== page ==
But with almost a million Chinese now living in Africa and trade having expanded spectacularly from 6 billion to 100 billion dollars in less than a decade, Chinese perspectives must inevitably broaden. Too much is now at stake. No more is it feasible to look askance when genocide was in play, as was the case in Sudan. No more is it possible to pretend that all is rosy as millions go hungry, as is the case with Ethiopia. Not only has China become rich and strong enough to make conscience an imperative but bad publicity is famously bad for business.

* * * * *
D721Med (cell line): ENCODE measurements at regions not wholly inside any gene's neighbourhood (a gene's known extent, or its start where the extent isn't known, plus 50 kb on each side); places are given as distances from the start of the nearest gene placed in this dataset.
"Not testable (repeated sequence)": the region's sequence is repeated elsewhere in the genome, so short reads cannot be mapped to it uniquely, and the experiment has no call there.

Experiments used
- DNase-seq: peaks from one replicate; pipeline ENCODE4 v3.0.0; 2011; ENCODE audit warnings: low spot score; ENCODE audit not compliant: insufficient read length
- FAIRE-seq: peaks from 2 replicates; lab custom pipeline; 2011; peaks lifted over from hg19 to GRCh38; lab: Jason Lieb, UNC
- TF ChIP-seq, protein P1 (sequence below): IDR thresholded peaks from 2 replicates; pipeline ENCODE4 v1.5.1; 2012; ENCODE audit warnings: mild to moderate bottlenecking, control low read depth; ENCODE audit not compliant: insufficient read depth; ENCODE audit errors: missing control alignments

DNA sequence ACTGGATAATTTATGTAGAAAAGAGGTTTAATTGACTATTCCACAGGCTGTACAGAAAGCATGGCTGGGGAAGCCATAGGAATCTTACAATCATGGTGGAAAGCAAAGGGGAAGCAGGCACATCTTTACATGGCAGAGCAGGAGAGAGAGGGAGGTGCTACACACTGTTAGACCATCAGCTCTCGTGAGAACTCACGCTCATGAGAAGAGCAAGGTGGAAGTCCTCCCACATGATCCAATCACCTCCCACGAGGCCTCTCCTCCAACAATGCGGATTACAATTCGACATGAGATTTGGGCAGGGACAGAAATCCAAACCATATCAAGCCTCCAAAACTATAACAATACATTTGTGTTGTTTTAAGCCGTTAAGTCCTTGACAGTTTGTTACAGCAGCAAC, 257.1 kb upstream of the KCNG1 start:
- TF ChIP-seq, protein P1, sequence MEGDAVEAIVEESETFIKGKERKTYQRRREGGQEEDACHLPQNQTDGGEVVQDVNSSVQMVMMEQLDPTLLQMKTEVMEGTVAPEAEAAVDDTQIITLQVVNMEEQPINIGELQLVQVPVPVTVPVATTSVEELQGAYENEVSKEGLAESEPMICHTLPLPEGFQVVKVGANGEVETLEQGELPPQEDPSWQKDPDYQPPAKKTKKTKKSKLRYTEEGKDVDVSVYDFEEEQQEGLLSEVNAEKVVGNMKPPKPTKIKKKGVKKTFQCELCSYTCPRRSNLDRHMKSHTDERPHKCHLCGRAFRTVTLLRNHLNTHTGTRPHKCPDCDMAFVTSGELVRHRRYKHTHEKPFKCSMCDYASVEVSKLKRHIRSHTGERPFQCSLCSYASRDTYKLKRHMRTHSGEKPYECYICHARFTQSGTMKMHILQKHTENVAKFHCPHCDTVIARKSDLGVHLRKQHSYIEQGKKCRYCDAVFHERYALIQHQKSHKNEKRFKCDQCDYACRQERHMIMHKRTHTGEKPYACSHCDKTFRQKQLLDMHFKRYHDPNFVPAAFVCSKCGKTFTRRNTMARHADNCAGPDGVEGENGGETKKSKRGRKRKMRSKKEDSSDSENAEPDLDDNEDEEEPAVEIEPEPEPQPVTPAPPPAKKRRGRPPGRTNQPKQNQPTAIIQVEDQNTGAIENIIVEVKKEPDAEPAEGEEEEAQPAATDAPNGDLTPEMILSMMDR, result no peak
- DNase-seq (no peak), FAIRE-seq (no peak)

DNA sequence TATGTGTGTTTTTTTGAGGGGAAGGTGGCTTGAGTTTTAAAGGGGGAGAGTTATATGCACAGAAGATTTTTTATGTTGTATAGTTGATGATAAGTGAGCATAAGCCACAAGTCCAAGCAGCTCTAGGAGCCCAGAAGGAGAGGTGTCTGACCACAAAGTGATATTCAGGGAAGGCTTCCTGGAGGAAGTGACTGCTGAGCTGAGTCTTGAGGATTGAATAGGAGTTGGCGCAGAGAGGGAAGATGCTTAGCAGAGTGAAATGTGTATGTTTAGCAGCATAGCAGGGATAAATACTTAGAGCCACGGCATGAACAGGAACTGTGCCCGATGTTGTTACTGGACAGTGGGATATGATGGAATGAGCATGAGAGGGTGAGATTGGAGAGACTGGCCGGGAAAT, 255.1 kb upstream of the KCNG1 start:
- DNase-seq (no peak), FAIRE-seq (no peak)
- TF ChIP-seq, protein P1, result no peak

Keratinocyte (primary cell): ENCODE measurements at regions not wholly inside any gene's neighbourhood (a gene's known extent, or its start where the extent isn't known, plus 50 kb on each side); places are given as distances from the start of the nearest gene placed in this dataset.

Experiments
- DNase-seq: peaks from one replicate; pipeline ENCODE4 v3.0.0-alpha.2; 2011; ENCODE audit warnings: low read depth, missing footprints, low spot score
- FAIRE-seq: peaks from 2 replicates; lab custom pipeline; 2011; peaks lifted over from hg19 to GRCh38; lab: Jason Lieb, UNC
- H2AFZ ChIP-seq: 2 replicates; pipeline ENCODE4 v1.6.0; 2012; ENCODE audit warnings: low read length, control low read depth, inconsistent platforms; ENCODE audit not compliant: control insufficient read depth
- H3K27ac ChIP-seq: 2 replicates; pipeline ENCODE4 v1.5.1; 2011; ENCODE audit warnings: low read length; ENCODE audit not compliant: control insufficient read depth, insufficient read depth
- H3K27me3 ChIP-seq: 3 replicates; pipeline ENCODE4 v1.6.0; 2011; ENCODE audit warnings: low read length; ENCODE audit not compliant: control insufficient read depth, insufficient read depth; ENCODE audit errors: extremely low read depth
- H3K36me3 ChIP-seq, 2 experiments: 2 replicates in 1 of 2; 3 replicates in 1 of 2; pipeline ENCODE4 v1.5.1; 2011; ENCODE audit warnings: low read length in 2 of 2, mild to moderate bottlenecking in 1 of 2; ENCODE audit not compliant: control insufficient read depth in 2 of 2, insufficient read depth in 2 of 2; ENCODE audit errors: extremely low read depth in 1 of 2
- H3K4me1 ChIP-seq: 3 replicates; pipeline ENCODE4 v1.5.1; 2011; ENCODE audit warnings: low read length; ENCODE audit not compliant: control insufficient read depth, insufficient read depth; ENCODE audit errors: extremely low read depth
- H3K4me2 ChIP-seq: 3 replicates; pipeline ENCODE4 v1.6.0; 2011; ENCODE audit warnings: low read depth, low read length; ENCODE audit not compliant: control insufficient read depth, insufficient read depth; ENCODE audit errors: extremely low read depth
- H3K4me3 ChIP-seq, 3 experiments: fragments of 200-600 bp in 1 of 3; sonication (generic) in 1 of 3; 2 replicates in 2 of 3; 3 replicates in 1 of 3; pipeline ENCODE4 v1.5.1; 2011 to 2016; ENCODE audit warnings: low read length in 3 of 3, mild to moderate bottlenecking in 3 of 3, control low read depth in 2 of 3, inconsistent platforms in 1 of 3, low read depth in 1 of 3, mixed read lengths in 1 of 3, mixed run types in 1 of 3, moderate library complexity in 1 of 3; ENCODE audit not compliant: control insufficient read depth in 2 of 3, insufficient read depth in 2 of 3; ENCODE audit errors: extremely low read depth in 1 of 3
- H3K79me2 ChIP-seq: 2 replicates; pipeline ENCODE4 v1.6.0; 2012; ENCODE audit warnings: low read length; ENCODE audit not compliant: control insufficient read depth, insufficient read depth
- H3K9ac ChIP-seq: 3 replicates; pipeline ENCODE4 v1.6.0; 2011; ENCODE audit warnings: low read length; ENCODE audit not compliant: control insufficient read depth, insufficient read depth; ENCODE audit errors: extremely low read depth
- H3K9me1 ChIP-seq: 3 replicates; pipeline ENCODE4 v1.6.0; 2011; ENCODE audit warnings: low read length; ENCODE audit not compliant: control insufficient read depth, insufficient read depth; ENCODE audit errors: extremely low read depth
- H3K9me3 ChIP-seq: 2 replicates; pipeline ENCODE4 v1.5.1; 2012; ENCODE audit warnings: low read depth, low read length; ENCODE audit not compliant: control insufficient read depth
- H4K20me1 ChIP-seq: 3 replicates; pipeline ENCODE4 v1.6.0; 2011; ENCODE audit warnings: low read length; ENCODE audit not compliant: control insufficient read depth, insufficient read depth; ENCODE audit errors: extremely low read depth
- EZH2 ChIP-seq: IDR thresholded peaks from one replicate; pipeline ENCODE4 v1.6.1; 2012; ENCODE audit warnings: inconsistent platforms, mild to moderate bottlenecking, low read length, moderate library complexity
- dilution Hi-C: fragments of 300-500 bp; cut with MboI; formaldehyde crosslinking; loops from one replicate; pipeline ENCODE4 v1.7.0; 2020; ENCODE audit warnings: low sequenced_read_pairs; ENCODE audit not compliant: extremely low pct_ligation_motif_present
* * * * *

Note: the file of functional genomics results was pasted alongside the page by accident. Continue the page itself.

It’s time for a dose of imagination in Chinese foreign policy. A budding superpower could do more than merely oppose the West. And perhaps banning the sale of jamming devices would be the best place to start. It has tarnished China’s image.
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The writer, prominent Ethiopian journalist Eskinder Nega, has been in and out of prison several times while he was editor of some of the newspapers shut down during the 2005 post-electioncrackdown. After nearly six years of tug-of-war with the 'system,' Eskinder, his award-winning wife Serkalem Fassil, and other colleagues have yet to win government permission to return to their jobs in the publishing industry. Email: firstname.lastname@example.org